1. Do not panic
Do not immediately comply with the demands of the letter/document, write an angry response, or destroy the letter in the hope that the issue will go away.
2. Keep good records
Keep a note of when you received the letter and any accompanying documents.
3. Check to see who sent the letter.
Research the individual or company to see if they have a website or are registered on Companies House. Search the contact number and/or email address on the Web, does it appear legitimate? Have others taken to the Web to complain about similar scams?
4. Look carefully at the content of the letter.
Does the letter look legitimate? Are there spelling or grammatical mistakes that might indicate the sender is not located in the UK? Has the sender clearly explained the legal basis of the claim?
5. Consider whether you should notify your insurance company that you have received a legal threat.
Failure to do so may mean you are not covered in the event that the claim is legitimate.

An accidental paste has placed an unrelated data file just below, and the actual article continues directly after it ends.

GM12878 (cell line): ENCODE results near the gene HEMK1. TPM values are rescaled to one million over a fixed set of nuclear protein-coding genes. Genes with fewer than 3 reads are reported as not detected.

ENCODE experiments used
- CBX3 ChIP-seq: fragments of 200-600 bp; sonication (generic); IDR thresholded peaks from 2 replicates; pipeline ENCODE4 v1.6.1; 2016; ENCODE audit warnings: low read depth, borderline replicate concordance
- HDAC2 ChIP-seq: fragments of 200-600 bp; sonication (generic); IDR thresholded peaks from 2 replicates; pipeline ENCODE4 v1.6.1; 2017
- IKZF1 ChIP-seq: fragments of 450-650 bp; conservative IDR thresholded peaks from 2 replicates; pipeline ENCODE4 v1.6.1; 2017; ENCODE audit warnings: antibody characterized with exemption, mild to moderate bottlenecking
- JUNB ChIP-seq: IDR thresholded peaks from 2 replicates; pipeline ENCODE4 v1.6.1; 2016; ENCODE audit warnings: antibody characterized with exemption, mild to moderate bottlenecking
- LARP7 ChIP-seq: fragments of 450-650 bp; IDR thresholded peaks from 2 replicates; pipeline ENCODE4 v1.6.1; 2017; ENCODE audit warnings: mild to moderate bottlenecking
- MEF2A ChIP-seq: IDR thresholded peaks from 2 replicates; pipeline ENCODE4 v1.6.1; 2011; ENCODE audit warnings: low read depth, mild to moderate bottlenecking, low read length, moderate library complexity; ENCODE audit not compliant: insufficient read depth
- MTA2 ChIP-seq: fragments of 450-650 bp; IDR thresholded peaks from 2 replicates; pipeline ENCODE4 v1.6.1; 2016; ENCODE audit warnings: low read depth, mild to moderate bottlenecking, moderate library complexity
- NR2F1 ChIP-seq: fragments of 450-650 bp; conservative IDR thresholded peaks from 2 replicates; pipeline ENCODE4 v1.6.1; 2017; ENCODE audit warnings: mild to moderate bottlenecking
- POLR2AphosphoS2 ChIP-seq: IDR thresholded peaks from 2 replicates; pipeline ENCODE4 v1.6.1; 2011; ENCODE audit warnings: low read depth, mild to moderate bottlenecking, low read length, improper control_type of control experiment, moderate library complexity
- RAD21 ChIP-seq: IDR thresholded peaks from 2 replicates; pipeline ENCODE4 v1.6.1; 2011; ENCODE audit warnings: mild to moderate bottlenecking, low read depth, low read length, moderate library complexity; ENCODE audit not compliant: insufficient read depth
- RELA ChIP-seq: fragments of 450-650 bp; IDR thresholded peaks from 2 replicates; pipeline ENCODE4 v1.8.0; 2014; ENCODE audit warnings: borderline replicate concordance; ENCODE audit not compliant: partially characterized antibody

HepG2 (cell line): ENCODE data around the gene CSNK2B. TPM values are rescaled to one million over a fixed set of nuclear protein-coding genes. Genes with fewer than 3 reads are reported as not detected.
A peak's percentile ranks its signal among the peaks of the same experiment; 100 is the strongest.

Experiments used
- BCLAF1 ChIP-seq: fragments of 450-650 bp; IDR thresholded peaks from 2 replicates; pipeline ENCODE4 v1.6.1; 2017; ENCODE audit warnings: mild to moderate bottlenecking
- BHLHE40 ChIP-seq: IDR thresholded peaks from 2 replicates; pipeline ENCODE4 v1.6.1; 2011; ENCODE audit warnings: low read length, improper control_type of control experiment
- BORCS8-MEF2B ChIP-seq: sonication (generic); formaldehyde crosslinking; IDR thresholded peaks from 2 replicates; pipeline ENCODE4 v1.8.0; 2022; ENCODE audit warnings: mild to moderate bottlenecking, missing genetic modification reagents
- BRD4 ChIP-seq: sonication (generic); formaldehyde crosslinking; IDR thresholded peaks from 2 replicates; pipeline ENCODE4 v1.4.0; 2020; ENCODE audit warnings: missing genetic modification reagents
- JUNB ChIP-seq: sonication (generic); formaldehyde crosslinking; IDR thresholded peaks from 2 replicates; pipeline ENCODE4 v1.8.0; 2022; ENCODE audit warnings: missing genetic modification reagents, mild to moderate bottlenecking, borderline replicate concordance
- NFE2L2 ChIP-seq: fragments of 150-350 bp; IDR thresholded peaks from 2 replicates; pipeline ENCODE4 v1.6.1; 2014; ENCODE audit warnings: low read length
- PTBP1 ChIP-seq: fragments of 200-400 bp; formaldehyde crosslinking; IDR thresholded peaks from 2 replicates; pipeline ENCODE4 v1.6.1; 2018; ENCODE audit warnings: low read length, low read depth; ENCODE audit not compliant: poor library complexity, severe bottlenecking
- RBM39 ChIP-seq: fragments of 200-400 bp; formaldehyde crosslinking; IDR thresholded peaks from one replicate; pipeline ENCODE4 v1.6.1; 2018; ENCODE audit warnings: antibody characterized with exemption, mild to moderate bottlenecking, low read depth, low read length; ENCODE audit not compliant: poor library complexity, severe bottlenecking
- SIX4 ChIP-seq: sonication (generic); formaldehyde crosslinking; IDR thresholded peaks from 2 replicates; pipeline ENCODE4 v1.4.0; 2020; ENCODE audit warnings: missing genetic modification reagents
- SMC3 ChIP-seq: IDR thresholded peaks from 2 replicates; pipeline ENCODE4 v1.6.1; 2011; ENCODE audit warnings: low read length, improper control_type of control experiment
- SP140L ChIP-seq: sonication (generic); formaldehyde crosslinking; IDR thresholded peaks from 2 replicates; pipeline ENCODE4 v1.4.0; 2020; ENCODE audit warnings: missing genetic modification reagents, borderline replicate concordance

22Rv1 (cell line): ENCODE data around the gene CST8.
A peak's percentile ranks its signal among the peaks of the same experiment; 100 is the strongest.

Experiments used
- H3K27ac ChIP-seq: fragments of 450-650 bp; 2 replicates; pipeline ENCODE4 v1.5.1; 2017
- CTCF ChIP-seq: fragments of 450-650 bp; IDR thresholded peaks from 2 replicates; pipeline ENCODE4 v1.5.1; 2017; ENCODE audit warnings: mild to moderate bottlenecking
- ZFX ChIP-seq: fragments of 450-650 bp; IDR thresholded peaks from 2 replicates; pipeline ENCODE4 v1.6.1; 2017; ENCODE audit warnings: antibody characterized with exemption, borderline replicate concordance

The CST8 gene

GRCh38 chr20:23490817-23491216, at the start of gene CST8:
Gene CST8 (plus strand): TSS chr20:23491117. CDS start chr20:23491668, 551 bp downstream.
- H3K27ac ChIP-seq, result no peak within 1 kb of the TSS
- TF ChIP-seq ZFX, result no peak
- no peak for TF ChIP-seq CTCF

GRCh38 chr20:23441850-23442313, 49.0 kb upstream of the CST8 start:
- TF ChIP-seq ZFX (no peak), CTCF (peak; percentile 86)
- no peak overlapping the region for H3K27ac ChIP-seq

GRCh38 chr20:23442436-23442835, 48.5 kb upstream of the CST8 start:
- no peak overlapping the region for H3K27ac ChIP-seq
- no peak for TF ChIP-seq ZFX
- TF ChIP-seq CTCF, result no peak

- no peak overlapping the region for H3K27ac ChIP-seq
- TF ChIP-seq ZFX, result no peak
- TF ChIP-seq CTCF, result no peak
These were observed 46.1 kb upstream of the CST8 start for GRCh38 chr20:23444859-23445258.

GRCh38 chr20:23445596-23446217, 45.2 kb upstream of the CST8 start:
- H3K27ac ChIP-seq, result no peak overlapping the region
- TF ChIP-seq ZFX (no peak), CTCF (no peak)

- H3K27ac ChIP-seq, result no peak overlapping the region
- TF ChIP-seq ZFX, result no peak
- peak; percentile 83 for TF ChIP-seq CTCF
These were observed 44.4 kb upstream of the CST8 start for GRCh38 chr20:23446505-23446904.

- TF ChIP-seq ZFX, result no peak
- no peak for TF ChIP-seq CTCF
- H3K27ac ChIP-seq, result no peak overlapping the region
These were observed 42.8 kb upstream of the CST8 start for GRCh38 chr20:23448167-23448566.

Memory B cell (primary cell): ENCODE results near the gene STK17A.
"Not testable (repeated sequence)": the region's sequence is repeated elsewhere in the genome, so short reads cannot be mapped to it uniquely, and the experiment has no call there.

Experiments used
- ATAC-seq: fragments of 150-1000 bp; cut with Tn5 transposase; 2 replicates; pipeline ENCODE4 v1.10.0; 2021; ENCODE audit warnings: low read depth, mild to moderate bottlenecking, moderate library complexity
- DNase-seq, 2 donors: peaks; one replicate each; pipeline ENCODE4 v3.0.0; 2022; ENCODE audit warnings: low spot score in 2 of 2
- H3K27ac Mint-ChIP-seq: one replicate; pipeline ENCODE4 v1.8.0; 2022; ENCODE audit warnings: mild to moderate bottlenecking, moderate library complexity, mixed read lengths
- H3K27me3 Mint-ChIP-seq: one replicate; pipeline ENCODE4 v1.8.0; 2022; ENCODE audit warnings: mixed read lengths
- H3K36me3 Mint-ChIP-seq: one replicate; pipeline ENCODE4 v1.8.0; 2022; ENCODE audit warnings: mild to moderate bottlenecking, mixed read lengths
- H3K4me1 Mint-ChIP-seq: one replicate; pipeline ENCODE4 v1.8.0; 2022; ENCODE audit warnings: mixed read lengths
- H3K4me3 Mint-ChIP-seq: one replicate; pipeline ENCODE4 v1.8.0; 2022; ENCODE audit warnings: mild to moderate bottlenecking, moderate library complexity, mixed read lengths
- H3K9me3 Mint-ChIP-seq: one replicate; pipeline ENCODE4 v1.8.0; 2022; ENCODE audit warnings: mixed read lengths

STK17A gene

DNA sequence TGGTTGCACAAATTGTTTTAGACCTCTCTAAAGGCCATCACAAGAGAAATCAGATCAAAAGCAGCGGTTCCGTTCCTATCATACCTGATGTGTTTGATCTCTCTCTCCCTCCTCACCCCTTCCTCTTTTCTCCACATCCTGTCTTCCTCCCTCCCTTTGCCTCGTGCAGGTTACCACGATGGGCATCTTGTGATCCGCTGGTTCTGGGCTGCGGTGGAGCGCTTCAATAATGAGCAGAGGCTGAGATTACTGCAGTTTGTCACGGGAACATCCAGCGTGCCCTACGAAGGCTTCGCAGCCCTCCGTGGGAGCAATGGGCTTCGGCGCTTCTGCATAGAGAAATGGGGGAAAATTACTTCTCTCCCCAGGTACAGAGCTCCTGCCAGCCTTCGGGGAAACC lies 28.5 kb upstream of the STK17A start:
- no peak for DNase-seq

6. If court documents are enclosed, ring the court to be certain they are legitimate.
You should comply with any timescales given by the court as a failure to do so could result in you losing the right to defend the claim or further costs incurred/awarded against you.
7. Review the situation and the facts.
Write down everything you know about the situation.
8. Check whether the letter or documents specifies a time by which they expect you to comply with its demands.
If the sender expects immediate compliance, and you need time to investigate the claim, consider writing to the sender advising that you have received the correspondence and need time to consider and respond to the claims made. Give them a date by which you expect to be able to provide a response – and keep to it.
9. If the letter is from a debt collection agency, check on the Web to make sure they are legitimate.
Do not be immediately alarmed by threats to visit you personally. Only county and high court bailiffs have any powers of enforcement. The rest cannot require that you let them in your home/premises.
10. Take action (or not).
If the letter or documents appears legitimate, take legal advice. This may help determine whether you should i) do nothing more; ii) defend the claim; or iii) prepare for a hearing (if one has been scheduled). Alternatively, if you are satisfied the letter or document is legitimate – call their bluff.
11. Contact ActionFraud.
If a scam is suspected, contact ActionFraud, the UK’s national fraud and cybercrime reporting centre.
To find out more information about litigation fraud and how to identify it please visit our hub page. If you need advice about suspected litigation fraud, or a previous case, then our specialist team will be happy to help.